Your Website is Your Long-Term Best PR – Part 1

Posted by Alexander Irving under Building Authority, General, New Media, Tips & Tricks, Your website

Part 1 of a 3 Part Series on Website Design & Creation

The process of web concept, design and creation … it’s such a critical piece of the public relations and marketing mix today. It’s no longer adequate for a website to be simply a beautiful on-line brochure and/or catalog.

Websites must be a convenient, fast, easy-to-navigate platform for client interaction and impression. It’s your client’s ‘first impression’ experience with your salon or spa, and it begins the second they enter your URL (Sure…I don’t mind waiting 30 seconds while your damn splash page loads…yeah, right).

Sharon and I have spent lots of time browsing a vast assortment of salon, spa and beauty industry websites. We’ve seen the good, the bad and the (downright) ugly.  So have you.  We see ego and creativity winning out over visitor experience far to frequently.

As you turn to your experts for your PR information and help, we too rely on the expertise of the proven ‘great ones’. We asked one of them if he would guest post on the topic of developing a website here on BeautyPRpro and were thrilled when he said yes to a 3 part series.

Bruce Rigney, is the the owner of Rigney Graphics, a full-service marketing communication design and branding firm, established in 1982, and located in Old Pasadena, California. We’ve had several occasions to work together on behalf of our clients. The Rigney Graphics portfolio and more information about the company may be viewed on their website at Take it away Bruce …

First Impressions

It should go without saying to professionals in the beauty industry that an aesthetic appearance is the first step in the creation of a positive relationship. This not only applies to personal and social relationships but also to the those established between clients/customers and business services and products.

When the prospective customer’s first impression is the homepage of your website, it makes sense that it should be a positive one and that it increases the level of affinity and understanding between the potential customer and your company.

In an article entitled “Myths About Lead Generation,” published by Marketing Profs and passed around the Internet several years ago, a seminar leader conducted an informal poll of his audience.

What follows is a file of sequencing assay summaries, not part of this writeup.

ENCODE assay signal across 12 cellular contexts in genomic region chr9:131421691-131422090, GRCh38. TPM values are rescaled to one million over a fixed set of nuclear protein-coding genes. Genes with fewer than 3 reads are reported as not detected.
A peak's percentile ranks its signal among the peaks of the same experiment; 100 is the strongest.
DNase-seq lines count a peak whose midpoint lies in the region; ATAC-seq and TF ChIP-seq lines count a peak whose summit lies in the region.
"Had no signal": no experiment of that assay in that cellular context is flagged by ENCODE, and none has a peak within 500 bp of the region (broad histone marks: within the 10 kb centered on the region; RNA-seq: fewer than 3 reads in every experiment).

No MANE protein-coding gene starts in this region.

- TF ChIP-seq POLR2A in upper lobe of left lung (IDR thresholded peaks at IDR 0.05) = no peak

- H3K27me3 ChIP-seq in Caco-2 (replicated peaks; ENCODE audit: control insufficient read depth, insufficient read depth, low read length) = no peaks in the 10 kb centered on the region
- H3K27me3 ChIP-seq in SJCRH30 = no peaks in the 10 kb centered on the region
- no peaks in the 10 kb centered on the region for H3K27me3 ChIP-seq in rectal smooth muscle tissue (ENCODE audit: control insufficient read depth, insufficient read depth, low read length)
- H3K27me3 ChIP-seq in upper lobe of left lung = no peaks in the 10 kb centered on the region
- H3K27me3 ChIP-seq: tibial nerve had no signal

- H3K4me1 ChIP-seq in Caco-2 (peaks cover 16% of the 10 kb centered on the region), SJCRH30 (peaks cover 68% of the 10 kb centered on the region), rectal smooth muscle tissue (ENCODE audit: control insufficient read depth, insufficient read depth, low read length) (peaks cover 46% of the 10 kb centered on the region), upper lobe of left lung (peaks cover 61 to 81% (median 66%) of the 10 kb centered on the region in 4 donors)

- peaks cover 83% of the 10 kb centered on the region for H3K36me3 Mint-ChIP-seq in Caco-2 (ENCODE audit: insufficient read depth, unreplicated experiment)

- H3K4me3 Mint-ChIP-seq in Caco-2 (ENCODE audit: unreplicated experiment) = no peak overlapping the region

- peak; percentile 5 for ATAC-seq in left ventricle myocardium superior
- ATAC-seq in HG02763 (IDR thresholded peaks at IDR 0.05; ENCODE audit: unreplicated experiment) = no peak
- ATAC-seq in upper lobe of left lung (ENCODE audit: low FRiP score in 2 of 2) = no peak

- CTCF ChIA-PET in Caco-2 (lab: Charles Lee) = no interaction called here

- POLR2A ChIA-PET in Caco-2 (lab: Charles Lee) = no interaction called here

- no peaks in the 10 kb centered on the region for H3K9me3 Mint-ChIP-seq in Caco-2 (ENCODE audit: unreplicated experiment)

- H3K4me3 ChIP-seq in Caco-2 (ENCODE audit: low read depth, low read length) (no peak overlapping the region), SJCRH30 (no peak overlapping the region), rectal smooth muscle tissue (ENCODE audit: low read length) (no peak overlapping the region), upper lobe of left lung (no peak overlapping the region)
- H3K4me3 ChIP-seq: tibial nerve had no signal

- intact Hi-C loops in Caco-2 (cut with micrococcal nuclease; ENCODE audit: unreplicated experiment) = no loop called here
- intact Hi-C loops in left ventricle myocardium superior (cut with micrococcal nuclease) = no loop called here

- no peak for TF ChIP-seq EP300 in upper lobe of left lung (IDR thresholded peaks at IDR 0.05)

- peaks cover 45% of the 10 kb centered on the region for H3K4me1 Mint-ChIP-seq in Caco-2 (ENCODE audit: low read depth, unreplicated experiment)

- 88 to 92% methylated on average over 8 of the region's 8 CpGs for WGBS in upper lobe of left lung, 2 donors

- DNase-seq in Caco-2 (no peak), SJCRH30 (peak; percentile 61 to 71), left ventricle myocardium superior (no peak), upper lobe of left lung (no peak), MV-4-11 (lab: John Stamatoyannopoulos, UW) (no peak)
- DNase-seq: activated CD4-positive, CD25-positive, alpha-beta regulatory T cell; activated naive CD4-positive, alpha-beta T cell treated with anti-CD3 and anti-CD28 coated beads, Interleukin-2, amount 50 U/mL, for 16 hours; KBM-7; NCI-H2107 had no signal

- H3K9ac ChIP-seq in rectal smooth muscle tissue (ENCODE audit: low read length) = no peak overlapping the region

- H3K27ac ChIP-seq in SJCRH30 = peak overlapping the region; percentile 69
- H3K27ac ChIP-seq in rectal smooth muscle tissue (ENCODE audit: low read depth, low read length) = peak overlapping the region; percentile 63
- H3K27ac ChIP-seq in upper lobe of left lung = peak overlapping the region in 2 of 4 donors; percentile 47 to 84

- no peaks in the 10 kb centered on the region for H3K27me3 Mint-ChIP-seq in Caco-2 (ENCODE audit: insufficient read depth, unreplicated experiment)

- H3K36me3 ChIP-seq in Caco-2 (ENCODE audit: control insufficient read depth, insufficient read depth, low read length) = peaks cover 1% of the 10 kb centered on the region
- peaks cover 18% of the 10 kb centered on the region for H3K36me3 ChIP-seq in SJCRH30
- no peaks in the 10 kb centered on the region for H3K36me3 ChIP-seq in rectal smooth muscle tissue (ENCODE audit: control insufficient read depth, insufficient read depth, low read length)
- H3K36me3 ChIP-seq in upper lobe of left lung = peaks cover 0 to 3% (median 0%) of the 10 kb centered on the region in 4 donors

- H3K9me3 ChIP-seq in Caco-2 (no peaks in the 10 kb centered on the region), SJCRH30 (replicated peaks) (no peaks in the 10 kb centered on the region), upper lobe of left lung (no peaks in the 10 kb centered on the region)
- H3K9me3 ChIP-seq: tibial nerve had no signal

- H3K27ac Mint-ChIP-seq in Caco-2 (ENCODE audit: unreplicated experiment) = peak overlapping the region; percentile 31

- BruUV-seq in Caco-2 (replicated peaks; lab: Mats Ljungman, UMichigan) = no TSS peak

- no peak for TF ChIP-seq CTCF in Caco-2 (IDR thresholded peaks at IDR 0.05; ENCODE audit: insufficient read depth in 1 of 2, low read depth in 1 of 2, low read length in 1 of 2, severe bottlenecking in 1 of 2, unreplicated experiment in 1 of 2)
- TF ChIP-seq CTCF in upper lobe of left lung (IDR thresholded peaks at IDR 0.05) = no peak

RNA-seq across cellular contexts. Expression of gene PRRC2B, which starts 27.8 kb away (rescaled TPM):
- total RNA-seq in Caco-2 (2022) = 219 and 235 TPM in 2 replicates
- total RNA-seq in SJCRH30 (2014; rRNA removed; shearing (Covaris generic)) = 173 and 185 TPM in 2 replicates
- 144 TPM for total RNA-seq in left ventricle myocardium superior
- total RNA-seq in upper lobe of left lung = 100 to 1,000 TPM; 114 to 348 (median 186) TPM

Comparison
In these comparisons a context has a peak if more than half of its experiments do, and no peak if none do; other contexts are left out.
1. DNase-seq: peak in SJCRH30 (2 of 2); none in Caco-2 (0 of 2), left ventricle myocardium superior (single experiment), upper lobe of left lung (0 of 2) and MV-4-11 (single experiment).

The seminar leader first asked, “When you’re buying something for your business, do you, at some point in the buying process, visit the website of the vendor firm?” All the hands in the room went up.

Then he asked, “Who is at least somewhat influenced by what they see on the site?” All hands stayed up.

And finally, “Have you ever been referred to a service firm and, after visiting the website, decided not to contact them because of what you saw on their website?” About half the people raised their hands.

That’s useful information. If half the people who visit your website might be negatively influenced by what they see, it makes sense to ensure that the visitor has a positive experience from the first look at the home page on through any ordering or contact process.

No Visitor Left Behind

Your potential client or customer has somehow been referred to your website address and is about to visit your homepage. What happens now is very important.

Does the site load quickly? If the visitor has to wait at all, you’re at risk of an immediate bail-out before your site fully loads on the screen. Not every visitor has the latest model computer, nor do they all have high-speed Internet connections. Even if they do, ‘waiting around’ is not something today’s computer-savvy people enjoy doing. Your site should be built by your website designer so that it accommodates the most commonly used computers, the various browsers currently in use, and the common speed of most Internet connections.

While dazzling animated graphics have achieved great popularity among graphic designers, advertising agencies and tech-savvy users, the average website visitor can become easily frustrated by the download times required before page elements are set in motion. For a business hoping to generate leads or sales, a visitor’s first impression accompanied by an “Aargh!” or other unprintable expletive is not a good start in winning the hearts and minds of potential prospects or customers.

Instant Recognition